CORAL GABLES, Fla.—That sound you heard when the selection committee matched Arizona and Ole Miss in the first game of the NCAA Tournament was that of dozens of college baseball writers (present company included) pounding away at their keyboards. A narrative had been established, and darned if we weren’t going to push it.
But not surprisingly, players and coaches from both teams on Thursday weren’t interested in dwelling on the fact that the Wildcats eliminated the Rebels in the Super Regionals last June in Tucson.
“I think that’s more of a storyline for you guys,” Ole Miss coach Mike Bianco said, calling it “ironic” that his team opens the NCAA tourney against the one it ended last year’s postseason against.
Ole Miss (32-22) starts eight of the nine hitters who were regulars last season, but it will be throwing a pitcher Arizona hasn’t seen in right-hander Dylan DeLucia. The Wildcats (37-23) will go with lefty Garrett Irvin, who lasted just 1.1 innings and allowed seven runs to the Rebels in a Game 2 Super Regionals loss, but most of the UA’s batting lineup is changed from a year ago.
“In the back of the mind you realize they’re a year different,” Bianco said. “They’re a year better, just like our guys.”
Despite his rough outing against Ole Miss, and a similarly tough one against Stanford in last week’s Pac-12 Tournament in Scottsdale, Arizona is turning to Irvin. He’s been the Wildcats’ most effective starter all season, and in his career the UA is 26-10 in games started by Irvin.
He, for one, is relishing the change to atone for a year ago.
“Of course I have to play Ole Miss again,” Irvin said Tuesday. “Last year they came to us and we beat them two out of three. So you know that’s gonna fuel them, and obviously it fuels me just because the one game we lost was my game, so it’s gonna be very hardfought game.”
Irvin’s outing against Ole Miss came right after his best as a Wildcat, a 3-hit, 10-strikeout complete game shutout of UC Santa Barbara in the regionals.
“I’ve watched both those games, and it’s not like I’m a totally different pitcher,” Irvin said. “That’s what bugs me, because I want to see something like significantly different so I can take that and run with it. But I think half of me says that I kind of maybe just built more confidence, went into supers and was maybe just a little bit too cocky. I think it was a humbling experience for sure. But I think half of it was also was just like the definition of baseball, coming off one of your best games and just immediately having your worst game. So you just got to flush it, which I’m trying to do this week. I’m flushing and trying to focus on Ole Miss. It’s a learning experience.”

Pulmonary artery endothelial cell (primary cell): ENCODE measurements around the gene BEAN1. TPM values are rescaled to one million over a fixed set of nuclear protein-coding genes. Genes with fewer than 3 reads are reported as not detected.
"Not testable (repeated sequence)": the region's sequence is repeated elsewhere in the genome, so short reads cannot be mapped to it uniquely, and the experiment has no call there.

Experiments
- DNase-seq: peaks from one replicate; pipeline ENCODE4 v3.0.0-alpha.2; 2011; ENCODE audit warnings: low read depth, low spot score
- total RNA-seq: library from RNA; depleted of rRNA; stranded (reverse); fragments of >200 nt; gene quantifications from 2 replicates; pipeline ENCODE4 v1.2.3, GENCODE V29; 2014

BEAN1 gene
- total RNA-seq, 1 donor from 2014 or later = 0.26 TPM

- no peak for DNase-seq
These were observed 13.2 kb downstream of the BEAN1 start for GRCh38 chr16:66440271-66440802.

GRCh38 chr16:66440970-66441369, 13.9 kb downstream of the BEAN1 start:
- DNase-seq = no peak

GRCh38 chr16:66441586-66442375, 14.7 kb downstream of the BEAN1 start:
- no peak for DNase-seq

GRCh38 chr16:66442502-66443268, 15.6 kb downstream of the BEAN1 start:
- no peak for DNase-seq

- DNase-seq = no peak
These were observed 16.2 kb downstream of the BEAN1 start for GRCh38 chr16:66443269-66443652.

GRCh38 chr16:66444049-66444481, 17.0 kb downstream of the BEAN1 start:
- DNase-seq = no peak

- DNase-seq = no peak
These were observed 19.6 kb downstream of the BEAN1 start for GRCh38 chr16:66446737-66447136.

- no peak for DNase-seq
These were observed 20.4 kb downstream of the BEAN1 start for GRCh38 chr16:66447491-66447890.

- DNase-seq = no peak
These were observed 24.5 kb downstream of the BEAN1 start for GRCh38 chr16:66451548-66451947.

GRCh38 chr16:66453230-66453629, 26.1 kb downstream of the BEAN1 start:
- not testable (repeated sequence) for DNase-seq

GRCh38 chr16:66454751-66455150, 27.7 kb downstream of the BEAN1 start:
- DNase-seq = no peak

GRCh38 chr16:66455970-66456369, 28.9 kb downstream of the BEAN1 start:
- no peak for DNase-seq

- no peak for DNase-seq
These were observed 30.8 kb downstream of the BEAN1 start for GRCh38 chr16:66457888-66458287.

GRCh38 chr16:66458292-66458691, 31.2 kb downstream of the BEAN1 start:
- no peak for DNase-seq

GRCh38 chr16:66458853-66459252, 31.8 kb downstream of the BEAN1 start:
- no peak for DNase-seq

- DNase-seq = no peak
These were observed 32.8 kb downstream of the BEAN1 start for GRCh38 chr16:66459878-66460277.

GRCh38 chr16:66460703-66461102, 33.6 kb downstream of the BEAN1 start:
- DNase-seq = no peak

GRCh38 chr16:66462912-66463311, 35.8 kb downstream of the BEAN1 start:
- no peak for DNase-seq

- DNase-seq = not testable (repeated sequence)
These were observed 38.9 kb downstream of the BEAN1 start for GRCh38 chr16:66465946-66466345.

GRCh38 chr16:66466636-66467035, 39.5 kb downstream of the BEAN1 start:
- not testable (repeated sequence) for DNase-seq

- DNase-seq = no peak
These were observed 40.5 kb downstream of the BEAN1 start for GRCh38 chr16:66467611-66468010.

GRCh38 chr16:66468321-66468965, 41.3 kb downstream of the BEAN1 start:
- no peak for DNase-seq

The ability to “flush” a bad game, or even a bad inning, is something Irvin is masterful at, UA catcher Daniel Susac says.
“He is really good at beating a team the time (after) they beat him before,” he said. “So I’m confident he’s gonna go back out there and compete for us. They have a couple of lefties in their order, I think four or five, which is going to help him, and he always is better against lefties. He can use his slider a lot more than I’d say to righties. So I think he’s going to do a great job of setting that tone.”
Irvin recalls Ole Miss being aggressive at the plate, and that seems to be the case this season. The Rebels have hit six more home runs in 13 fewer games and also averaging more strikeouts (8.87 per game vs. 8.5).
“I just remember the hitters being very good and they wouldn’t chase a lot but they would just put the bat on the ball,” Irvin said. “So I need to see what I can throw, maybe whether it’s throwing it more in the dirt so I can get strikeouts or maybe it’s just lowering it so I get groundouts.
Susac said slowing down shortstop Jacob Gonzalez, who was 5 for 11 with two home run, four RBI and five runs scored in the 2021 Super Regionals, is key.
“I think Gonzalez is the biggest person we need to figure out on that team,” he said. “I think he did a really good job of setting the tone for them. I think all three games he led off with a hit, at least the first two I know for sure. He’s almost, in my opinion, like ASU’s (Joe) Lampe, you don’t want him on the base paths. So I think he’s a guy that we need to control.”